Disclaimer: I’m not a certified financial planner, nor am I your attorney. I’m just a person in baby step 2 working on paying down debt and giving you some tips that have helped me, many of which have come straight from the horse’s (Dave Ramsey’s) mouth.
My husband borrowed around $12,000 to go to paramedic school over a decade ago, several years before we ever met. His was a private student loan, and for some reason I honestly still don’t understand, his Navy enlistment not long afterward didn’t pay it. So we’ve been stuck with it for our entire marriage, making $100-ish payments each month. We didn’t even apply for a forbearance or a deferment when we had zero income for six months in 2013 because the monthly payment was just so low. But because the payment is so low, this debt has stuck around forever. We should not have allowed it to do so. But we can’t change the past, right? We can, however, change our future.
When my husband was in the military and deployed, his interest rate on this particular loan was about 6%, not great, but not too bad for a student loan either. However, given our current economy and rising loan interest rates, that rate has been steadily increasing. The rate increased about half a percent between summer 2016 and summer 2017, then one and a half percent between summer 2017 and summer 2018. The rate is currently nearing 8%. We were due to receive a notice at the end of this quarter (September 30th) letting us know the rate had increased again.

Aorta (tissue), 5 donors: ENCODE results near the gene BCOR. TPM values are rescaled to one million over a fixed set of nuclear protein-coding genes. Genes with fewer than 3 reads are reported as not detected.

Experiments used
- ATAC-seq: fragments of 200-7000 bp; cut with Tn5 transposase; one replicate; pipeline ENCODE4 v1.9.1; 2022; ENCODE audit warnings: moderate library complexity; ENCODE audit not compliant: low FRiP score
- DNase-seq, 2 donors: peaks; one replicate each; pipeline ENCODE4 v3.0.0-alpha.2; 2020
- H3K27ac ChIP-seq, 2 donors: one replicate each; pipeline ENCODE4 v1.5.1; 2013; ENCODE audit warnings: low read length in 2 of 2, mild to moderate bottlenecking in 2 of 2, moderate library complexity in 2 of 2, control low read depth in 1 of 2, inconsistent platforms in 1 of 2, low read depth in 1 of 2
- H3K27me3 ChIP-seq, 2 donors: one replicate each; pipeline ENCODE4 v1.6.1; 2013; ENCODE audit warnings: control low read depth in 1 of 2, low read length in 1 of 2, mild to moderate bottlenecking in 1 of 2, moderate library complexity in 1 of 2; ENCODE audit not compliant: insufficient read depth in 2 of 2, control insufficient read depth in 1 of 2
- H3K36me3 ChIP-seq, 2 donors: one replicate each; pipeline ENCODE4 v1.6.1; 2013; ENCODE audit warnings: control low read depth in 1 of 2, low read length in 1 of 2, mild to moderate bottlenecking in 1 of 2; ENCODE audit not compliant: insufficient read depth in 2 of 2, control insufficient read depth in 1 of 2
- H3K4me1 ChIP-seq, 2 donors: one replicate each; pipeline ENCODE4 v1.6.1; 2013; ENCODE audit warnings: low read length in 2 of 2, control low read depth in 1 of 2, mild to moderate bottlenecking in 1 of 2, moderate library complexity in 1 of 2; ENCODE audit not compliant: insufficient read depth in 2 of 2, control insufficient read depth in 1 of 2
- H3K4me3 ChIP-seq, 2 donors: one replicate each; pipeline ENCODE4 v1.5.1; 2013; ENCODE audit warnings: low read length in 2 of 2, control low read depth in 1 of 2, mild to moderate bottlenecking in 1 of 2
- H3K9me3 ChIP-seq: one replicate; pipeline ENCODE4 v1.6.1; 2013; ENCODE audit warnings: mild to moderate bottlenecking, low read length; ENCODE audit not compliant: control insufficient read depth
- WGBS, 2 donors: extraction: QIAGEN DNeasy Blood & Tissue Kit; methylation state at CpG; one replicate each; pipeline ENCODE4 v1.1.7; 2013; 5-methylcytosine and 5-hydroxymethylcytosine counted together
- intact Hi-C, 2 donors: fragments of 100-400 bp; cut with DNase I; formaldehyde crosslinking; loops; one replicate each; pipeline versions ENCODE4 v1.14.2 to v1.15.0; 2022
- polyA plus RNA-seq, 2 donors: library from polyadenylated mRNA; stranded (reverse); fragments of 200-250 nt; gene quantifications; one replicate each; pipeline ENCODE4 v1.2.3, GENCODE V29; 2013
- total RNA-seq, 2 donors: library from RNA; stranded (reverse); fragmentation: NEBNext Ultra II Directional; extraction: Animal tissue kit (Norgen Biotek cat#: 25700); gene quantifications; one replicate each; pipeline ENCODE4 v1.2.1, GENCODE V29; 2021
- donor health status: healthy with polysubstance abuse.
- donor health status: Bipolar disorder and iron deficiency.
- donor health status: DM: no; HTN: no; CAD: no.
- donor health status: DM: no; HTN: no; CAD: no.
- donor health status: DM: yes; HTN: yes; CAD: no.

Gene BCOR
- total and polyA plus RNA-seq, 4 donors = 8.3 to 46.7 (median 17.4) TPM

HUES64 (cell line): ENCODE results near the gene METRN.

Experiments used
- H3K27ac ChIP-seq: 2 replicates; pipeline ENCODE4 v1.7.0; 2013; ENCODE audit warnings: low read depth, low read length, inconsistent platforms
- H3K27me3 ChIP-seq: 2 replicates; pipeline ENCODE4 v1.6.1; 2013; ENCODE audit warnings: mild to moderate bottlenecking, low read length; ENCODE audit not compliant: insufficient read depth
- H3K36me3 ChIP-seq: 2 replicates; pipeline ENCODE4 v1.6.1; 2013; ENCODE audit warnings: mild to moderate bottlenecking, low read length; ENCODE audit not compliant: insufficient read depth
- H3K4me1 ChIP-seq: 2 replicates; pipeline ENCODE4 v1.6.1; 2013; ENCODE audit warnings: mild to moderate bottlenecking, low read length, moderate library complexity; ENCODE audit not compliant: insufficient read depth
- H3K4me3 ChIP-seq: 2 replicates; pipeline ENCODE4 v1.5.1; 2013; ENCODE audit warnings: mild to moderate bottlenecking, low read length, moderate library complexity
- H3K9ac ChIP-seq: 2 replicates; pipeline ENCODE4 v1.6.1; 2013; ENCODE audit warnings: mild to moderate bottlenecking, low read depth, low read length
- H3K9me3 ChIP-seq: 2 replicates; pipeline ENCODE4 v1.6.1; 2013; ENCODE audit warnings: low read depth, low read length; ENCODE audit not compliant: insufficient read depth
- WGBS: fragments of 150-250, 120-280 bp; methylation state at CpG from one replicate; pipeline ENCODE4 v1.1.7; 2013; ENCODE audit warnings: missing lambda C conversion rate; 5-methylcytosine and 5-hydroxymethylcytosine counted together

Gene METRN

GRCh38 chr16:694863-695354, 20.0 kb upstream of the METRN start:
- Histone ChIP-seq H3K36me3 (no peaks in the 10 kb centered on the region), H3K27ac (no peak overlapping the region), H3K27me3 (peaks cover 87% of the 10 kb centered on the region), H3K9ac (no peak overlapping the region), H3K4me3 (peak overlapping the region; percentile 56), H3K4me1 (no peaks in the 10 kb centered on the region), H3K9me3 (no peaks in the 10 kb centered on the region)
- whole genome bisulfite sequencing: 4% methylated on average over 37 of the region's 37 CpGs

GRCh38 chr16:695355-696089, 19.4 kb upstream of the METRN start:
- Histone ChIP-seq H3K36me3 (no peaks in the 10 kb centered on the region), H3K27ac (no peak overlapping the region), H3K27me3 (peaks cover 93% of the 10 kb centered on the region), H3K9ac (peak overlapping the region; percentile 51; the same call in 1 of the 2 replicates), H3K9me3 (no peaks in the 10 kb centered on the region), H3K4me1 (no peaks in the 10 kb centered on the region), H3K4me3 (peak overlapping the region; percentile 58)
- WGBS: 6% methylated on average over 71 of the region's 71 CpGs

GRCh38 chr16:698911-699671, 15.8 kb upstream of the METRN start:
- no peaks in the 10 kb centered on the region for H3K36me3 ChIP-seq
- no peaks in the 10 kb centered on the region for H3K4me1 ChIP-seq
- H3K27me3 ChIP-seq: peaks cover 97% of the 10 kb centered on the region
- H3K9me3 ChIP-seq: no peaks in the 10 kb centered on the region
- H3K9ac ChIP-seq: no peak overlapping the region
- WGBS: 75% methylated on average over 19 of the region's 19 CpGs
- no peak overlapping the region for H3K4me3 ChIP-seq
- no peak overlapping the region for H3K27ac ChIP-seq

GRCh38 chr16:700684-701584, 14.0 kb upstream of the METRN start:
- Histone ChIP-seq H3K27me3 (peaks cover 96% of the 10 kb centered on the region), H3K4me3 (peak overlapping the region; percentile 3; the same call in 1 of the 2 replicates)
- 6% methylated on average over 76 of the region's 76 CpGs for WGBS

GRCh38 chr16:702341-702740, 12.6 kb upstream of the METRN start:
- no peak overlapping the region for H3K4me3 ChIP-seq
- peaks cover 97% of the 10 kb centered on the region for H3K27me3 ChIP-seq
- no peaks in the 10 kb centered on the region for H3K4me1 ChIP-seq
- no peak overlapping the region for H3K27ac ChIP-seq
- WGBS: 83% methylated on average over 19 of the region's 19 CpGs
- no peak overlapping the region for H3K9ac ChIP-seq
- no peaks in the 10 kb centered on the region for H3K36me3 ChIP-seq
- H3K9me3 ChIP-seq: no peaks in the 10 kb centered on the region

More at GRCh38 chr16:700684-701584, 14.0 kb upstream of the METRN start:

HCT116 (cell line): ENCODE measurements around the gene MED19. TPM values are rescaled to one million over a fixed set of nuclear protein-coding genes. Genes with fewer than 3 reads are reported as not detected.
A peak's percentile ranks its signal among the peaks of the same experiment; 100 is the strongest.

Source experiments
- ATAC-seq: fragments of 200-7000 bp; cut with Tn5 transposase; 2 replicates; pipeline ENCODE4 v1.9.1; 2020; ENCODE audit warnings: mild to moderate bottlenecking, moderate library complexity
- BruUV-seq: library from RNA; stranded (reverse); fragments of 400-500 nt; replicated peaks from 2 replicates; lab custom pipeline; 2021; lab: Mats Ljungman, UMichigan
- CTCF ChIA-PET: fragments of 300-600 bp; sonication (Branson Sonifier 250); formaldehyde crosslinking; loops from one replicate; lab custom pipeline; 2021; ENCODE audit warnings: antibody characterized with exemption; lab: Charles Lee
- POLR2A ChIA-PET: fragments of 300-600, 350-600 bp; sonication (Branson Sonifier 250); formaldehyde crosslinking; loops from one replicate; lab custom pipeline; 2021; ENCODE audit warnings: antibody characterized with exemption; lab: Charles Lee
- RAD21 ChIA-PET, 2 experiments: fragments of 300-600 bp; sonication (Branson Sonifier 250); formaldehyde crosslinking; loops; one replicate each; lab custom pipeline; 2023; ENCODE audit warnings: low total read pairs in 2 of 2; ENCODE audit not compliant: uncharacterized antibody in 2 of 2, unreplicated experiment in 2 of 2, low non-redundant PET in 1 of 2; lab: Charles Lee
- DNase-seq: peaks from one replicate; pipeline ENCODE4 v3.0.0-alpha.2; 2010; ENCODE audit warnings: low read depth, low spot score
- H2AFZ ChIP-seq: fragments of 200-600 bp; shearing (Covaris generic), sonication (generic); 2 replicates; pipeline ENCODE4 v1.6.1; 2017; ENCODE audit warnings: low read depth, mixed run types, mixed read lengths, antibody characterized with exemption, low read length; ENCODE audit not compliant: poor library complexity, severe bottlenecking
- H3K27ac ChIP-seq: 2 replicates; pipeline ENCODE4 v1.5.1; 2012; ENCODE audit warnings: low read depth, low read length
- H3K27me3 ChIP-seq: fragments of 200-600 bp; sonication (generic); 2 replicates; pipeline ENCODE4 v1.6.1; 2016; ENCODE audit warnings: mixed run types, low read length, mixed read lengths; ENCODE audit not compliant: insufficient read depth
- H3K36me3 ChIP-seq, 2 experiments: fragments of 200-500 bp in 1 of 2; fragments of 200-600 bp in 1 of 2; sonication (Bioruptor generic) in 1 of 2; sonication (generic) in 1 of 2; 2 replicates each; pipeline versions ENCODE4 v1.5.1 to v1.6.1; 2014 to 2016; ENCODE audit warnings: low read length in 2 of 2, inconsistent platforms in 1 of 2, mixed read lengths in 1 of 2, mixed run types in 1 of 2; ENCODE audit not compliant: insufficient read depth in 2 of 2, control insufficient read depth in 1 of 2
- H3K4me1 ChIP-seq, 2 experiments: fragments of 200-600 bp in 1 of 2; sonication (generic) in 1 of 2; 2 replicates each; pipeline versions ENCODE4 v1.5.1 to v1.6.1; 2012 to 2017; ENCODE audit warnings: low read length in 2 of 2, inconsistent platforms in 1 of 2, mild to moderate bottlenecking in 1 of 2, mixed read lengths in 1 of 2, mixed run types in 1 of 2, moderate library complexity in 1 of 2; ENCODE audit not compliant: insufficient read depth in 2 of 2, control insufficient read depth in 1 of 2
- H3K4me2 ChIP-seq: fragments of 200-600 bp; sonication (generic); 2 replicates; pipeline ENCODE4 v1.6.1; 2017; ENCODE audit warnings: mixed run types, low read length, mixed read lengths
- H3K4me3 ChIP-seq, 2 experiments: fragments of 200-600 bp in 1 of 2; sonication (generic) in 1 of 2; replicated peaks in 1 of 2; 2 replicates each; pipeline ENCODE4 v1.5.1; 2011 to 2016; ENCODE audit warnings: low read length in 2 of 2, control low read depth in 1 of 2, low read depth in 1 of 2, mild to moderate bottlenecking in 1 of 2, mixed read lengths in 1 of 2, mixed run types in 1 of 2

I’ve grown to intensely dislike the company that services this loan, partially because of the frequent interest increases but also because the company frequently reduces our direct debits based on the additional $15 we’ve been throwing at this loan each month. (Originally our payments were $125 per month, but have migrated their way down to $108, so I frequently have to change the additional amount paid toward the loan to keep that balance reducing as quickly as possible.) But as Proverbs 22:7 tells us, the borrower is slave to the lender. So instead of complaining to a huge lender not likely to care, we decided to focus on the loan and pay it off.
When we knew we were going to pay off the last $1,000 within the month, we opted to suspend our direct debit directive. We waited until just after the current monthly payment had been taken to avoid problems. Except the company would allow us to suspend only the following month’s debit online. See this lovely confirmation message?
And then after the payment was temporarily suspended, the company waited a day or so before sending us multiple messages letting us know that our “request” to suspend our direct debit was “approved” but also letting us know our payment would become delinquent if we didn’t make the next payment due–you know, in approximately 20 days.
These messages came after we’d paid about $3,000 on the debt within a month or so. Clearly we weren’t going to let the loan become delinquent.
So we just paid that thing off. Oh, happy day!
A few months ago, I heard Dave Ramsey tell someone to pay off the debt for a creditor that was giving the caller problems. We were blessed that this debt was our smallest (but not by much!) and our highest interest debt as well, so paying it off first was a no brainer. But if you have a creditor giving you substantially more problems than your others, consider paying that debt off first even if it’s not the highest interest or the smallest debt.
Because don’t you have enough hassle in your life? Exactly.
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